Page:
Proper of the Saints and Feasts |
Monday, October 28:
Double of the Second Class Feast of the Apostles Saints Simon and Jude, Martyrs
Double of the Second Class. Red Vestments.
SAINT SIMON and SAINT JUDE, Apostles and Martyrs
Simon was a simple Galilean, a brother of Jesus, as the ancients called one’s close relatives — aunts, uncles, first cousins; he was one of the Savior’s four first cousins, with James the Less, Jude and Joseph, all sons of Mary, the wife of Alpheus, or Cleophas, either name being a derivative of the Aramaic Chalphai. The latter was the brother of Saint Joseph, according to tradition. All the sons of this family were raised at Nazareth near the Holy Family. (See the Gospel of Saint Matthew 13:53-58.) Simon, Jude and James were called by Our Lord to be Apostles, pillars of His Church, and Joseph the Just was His loyal disciple.
Saint Simon the Zealot or the Zealous, was the name this Apostle bore among the twelve. He preached in Egypt, Mauritania (Spain), and Lybia, leaving behind him the fertile hills of Galilee, where he had been engaged in the healthful cultivation of the vineyards and olive gardens. He later rejoined his brother, Saint Jude, in Persia, where they labored and died together. At first they were respected by the king, for they had manifested power over two ferocious tigers who had terrorized the land. With the king, sixty thousand Persians became Christians, and churches rose over the ruins of the idolatrous temples.
But the ancient enemy, who never sleeps, rose up, and when the two went elsewhere the pagans commanded them to sacrifice to the sun. Both Apostles, just before that time, had seen Our Lord amid His Angels. Simon said to Jude, “One of the Angels said to me, I will take you out of the temple and bring the building down upon their heads. I answered him, Let it not be so; perhaps some of them will be converted.” They prayed for mercy for the people and offered their lives to God. Saint Simon told the crowd that their gods were only demons, and ordered them to come out of the statues, which they did, revealing themselves under hideous forms. But the idolaters fell on the Apostles and massacred them, while they blessed God and prayed for their murderers.
Saint Jude has left us a short but powerful epistle, written after the death of his brother James, bishop of Jerusalem, and addressed to the new Christians being tempted by false brethren and heretics. He is the Patron Saint of Hopeless Cases. Some accounts relate Jude was crucified on the cross as an example to all, but most hold to the tradition that he was clubbed to death and beheaded. He is often depicted holding the face of Jesus and a club, the instrument of his martyrdom. In some illustrations, a flame protrudes from his forehead representing the power of the Holy Ghost.
Zeal is an ardent love which makes a man fearless in defense of God’s honor, and earnest to make known the truth at all costs. If we desire to be children of the Saints, we must be zealous for the Faith.
Source: Vie des Saints pour tous les jours de l’année, by Abbé L. Jaud (Mame: Tours, 1950).
Wednesday, October 23:
Ferial Day and Traditional Feast of Saint Narcissus, Bishop of Jerusalem
Saint Narcissus from his youth applied himself with great care to the study of both religious and human disciplines. He entered into the ecclesiastical state, and in him all the sacerdotal virtues were seen in their perfection; he was called the holy priest. He was surrounded by universal esteem, but was consecrated Bishop of Jerusalem only in about the year 180, when he was already an octogenarian. He governed his church with a vigor which was like that of a young man, and his austere and penitent life was totally dedicated to the welfare of the church.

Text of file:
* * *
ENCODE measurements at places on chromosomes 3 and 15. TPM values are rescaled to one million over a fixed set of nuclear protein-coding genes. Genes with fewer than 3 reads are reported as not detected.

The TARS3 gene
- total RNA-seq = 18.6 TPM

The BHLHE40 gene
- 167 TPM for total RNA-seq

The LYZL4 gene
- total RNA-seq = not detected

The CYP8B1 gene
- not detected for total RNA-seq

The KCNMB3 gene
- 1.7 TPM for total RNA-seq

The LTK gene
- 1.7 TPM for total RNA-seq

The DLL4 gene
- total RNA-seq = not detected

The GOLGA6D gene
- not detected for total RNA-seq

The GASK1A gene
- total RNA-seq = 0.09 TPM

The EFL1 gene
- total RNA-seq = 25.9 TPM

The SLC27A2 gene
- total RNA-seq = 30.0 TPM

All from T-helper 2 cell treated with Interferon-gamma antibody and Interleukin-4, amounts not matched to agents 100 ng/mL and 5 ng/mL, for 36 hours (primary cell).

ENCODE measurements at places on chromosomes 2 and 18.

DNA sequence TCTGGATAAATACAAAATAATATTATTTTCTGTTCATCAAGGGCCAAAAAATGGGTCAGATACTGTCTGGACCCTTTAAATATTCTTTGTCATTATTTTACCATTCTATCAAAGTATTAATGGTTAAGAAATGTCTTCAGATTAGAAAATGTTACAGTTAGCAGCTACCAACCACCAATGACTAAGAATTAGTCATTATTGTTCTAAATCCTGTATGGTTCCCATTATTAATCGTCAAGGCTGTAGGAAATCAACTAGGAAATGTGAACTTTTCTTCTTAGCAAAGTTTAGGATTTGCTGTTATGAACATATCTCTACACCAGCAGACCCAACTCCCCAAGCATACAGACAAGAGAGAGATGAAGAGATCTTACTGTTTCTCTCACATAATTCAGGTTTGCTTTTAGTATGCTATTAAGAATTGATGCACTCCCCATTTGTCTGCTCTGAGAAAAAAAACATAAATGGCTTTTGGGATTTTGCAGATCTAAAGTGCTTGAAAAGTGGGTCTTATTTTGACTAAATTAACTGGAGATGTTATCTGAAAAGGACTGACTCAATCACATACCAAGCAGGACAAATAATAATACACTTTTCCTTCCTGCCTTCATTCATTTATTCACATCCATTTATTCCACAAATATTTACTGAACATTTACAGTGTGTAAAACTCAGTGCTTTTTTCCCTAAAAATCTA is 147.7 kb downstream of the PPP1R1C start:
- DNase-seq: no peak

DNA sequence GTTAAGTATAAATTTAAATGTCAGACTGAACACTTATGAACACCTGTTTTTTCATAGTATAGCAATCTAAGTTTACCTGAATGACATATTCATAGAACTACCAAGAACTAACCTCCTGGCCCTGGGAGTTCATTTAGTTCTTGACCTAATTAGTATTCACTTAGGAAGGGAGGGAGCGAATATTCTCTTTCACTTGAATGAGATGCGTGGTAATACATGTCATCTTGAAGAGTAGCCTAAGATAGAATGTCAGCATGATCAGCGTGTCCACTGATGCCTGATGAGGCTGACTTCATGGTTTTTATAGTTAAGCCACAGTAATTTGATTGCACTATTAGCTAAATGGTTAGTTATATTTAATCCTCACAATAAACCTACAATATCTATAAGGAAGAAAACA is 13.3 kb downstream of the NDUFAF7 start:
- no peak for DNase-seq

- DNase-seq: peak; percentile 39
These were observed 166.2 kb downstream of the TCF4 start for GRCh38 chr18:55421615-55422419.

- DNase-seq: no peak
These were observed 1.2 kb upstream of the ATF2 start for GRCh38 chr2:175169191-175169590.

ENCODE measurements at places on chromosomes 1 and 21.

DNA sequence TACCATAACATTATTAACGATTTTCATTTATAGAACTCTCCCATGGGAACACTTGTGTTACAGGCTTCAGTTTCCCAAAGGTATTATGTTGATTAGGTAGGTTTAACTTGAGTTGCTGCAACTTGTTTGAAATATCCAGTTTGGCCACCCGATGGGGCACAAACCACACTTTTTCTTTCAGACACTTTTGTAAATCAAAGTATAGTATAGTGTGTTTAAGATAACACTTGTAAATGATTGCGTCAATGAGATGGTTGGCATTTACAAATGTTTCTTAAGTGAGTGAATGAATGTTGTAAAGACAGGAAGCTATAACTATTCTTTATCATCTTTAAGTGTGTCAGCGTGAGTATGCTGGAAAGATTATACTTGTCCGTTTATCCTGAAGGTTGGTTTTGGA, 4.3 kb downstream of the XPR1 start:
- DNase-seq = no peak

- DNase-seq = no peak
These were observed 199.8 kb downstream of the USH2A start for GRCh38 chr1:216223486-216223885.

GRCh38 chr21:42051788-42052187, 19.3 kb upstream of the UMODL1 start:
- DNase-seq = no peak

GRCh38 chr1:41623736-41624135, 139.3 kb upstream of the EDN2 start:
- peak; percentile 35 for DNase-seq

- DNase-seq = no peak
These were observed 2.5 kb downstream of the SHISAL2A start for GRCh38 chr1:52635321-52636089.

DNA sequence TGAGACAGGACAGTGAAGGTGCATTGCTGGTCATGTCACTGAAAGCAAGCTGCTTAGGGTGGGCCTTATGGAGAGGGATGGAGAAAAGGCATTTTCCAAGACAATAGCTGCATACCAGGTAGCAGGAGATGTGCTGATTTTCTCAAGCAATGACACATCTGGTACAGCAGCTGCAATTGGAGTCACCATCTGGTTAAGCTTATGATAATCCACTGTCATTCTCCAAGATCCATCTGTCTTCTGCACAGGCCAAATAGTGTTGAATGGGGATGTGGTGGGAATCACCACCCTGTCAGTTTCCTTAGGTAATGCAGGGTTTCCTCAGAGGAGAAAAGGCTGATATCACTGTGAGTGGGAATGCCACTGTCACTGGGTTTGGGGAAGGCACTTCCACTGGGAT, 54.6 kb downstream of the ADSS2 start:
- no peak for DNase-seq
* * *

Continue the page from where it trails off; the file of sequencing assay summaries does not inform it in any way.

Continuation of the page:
In the year 195, with Theophilus of Cesarea he presided at a council concerning the celebration date of Easter; it was decided then that this great feast would always be celebrated on a Sunday, and not on the day of the ancient Passover.
God attested his merits by many miracles, which were long held in memory by the Christians of Jerusalem. One Holy Saturday the faithful were distressed, because no oil could be found for the church lamps to be used in the Paschal vigil. Saint Narcissus bade them draw water from a neighboring well and after he blessed it, told them to put it in the lamps. It was changed into oil, and long afterwards some of this oil was still preserved at Jerusalem in memory of the miracle.
The virtue of the Saint did not fail to make enemies for him, and three wretched men charged him with an atrocious crime. They confirmed their testimony by horrible imprecations. The first one prayed that he might perish by fire, the second that he might be wasted by leprosy, the third that he might be struck blind, if the accusations they made against their bishop were false. The holy bishop had long desired a life of solitude, and at this time he decided it was best to withdraw to the desert and leave the Church in peace. But God intervened on behalf of His servant, when all three of the bishop’s accusers suffered the penalties they had invoked. Narcissus could then no longer resist the petitions of his people; he returned to Jerusalem and resumed his office. He died in extreme old age, bishop to the last.
REFLECTION: God never fails those who trust in Him; He guides them through darkness and through trials, in silence but securely, to their end; and in the evening time there is light.
Sources: Vie des Saints pour tous les jours de l’année, by Abbé L. Jaud (Mame: Tours, 1950); Little Pictorial Lives of the Saints, a compilation based on Butler’s Lives of the Saints and other sources by John Gilmary Shea (Benziger Brothers: New York, 1894).